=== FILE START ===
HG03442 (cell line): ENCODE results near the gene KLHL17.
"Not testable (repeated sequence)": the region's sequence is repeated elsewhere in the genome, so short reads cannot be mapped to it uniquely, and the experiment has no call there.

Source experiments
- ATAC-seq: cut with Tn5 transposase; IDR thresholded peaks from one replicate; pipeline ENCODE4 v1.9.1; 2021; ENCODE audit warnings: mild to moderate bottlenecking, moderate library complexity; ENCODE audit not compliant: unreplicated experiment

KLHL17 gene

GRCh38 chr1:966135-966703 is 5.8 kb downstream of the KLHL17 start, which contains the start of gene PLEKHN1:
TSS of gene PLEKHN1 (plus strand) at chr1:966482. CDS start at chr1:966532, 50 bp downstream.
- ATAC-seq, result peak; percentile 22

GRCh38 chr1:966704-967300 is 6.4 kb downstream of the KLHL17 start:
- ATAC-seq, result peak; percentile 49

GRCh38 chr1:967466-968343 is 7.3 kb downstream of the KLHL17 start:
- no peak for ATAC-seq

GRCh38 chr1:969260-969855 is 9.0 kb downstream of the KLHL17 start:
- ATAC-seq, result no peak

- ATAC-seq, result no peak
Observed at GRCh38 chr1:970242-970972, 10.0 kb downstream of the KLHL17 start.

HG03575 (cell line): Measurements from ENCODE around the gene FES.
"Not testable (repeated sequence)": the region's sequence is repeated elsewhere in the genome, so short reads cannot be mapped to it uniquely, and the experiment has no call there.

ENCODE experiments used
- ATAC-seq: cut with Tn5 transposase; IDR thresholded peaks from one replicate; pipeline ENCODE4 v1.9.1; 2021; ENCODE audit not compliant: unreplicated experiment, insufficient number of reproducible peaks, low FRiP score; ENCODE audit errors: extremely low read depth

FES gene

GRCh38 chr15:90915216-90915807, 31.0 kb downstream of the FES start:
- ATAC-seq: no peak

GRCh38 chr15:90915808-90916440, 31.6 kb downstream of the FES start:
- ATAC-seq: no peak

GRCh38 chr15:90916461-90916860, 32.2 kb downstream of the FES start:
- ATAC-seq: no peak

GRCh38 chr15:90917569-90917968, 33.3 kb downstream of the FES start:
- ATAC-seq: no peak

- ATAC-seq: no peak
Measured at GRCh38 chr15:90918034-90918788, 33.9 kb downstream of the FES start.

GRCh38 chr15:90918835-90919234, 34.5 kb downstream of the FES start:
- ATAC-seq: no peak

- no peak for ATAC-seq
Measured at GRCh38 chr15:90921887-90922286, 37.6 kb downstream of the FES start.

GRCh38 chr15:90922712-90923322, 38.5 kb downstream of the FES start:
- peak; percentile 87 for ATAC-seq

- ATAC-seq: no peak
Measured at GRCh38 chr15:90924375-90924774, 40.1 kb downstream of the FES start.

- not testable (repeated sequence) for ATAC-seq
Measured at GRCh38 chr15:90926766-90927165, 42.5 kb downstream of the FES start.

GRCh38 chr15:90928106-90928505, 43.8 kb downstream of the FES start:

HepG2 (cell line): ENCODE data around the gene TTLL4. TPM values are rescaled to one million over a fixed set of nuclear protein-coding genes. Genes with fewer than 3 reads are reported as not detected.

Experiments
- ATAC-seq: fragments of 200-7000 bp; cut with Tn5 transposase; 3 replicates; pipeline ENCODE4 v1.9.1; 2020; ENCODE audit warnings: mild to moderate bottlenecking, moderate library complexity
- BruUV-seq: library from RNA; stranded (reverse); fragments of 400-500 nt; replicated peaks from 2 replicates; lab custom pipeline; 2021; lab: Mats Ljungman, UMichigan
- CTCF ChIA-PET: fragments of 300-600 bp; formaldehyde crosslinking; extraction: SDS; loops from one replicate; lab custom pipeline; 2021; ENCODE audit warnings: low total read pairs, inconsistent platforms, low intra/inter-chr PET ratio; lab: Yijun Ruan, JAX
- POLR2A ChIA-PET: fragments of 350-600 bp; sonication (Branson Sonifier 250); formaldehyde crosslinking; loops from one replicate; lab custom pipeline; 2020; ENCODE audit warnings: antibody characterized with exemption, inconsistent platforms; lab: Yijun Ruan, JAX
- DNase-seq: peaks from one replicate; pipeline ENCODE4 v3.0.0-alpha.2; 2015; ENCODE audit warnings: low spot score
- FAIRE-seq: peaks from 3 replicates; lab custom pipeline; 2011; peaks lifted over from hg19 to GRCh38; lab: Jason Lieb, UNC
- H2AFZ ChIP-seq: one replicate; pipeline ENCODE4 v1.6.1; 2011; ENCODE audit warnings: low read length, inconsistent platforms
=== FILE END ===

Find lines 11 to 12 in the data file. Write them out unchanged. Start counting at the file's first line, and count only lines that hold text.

GRCh38 chr1:967466-968343 is 7.3 kb downstream of the KLHL17 start:
- no peak for ATAC-seq